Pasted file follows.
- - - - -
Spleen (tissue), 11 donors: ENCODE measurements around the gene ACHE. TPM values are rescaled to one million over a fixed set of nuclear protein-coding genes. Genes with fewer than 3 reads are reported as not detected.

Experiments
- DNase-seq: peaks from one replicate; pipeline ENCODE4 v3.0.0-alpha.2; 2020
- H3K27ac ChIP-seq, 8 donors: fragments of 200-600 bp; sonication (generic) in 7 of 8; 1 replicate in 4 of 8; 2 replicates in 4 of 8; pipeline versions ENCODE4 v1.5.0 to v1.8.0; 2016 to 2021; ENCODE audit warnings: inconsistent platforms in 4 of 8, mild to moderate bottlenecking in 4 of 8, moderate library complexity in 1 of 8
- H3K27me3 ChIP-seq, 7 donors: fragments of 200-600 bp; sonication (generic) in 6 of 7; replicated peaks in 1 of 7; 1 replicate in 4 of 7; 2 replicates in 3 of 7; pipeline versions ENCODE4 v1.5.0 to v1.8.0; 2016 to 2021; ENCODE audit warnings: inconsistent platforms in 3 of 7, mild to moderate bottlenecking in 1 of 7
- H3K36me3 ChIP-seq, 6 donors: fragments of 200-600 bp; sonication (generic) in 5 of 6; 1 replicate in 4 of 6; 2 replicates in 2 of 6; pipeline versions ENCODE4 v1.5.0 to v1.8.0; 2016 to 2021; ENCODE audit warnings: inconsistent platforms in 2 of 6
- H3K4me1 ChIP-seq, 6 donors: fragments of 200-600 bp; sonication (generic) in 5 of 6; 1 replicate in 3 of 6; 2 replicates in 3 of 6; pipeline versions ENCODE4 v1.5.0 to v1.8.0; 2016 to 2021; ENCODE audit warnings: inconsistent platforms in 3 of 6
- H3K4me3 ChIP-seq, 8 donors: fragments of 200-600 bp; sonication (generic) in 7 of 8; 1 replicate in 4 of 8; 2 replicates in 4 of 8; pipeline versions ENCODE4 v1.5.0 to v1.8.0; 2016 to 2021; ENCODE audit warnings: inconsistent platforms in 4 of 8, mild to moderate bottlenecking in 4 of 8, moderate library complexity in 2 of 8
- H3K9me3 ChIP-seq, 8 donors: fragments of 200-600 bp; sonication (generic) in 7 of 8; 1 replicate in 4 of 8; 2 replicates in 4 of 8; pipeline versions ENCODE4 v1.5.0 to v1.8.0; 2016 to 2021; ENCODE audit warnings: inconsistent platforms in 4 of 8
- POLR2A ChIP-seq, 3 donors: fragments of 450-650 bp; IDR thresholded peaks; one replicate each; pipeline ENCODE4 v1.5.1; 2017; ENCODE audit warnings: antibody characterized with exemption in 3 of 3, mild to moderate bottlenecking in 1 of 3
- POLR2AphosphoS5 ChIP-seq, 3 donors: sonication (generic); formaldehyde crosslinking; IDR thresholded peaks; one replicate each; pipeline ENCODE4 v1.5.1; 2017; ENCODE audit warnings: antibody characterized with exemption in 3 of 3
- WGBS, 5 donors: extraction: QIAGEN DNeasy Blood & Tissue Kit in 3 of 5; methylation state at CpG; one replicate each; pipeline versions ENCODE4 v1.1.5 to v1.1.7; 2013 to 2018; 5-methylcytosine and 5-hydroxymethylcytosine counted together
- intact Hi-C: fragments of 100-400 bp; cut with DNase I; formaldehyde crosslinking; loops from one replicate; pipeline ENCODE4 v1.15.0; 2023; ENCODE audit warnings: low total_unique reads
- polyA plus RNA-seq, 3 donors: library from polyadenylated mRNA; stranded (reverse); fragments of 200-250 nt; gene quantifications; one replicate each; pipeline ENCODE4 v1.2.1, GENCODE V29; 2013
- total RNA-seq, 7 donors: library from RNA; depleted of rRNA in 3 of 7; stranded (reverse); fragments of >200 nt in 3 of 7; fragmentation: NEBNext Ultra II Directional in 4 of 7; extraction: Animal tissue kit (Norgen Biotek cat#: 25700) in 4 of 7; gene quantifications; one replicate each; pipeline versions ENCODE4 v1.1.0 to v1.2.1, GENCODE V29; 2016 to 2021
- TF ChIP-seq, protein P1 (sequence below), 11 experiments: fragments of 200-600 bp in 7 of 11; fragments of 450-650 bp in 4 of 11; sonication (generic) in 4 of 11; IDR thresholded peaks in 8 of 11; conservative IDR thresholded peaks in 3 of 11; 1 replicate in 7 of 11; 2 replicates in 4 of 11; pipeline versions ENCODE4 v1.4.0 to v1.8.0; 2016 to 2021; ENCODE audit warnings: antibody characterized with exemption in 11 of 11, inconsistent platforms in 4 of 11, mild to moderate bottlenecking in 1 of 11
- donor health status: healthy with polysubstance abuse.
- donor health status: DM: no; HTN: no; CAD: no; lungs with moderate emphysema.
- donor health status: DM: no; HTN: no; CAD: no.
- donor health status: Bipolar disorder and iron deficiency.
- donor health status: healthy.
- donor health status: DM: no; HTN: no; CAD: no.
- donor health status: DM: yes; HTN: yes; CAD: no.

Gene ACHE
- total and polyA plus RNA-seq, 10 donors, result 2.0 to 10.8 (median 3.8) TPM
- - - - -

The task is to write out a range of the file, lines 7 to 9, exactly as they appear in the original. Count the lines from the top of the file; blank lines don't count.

- H3K4me1 ChIP-seq, 6 donors: fragments of 200-600 bp; sonication (generic) in 5 of 6; 1 replicate in 3 of 6; 2 replicates in 3 of 6; pipeline versions ENCODE4 v1.5.0 to v1.8.0; 2016 to 2021; ENCODE audit warnings: inconsistent platforms in 3 of 6
- H3K4me3 ChIP-seq, 8 donors: fragments of 200-600 bp; sonication (generic) in 7 of 8; 1 replicate in 4 of 8; 2 replicates in 4 of 8; pipeline versions ENCODE4 v1.5.0 to v1.8.0; 2016 to 2021; ENCODE audit warnings: inconsistent platforms in 4 of 8, mild to moderate bottlenecking in 4 of 8, moderate library complexity in 2 of 8
- H3K9me3 ChIP-seq, 8 donors: fragments of 200-600 bp; sonication (generic) in 7 of 8; 1 replicate in 4 of 8; 2 replicates in 4 of 8; pipeline versions ENCODE4 v1.5.0 to v1.8.0; 2016 to 2021; ENCODE audit warnings: inconsistent platforms in 4 of 8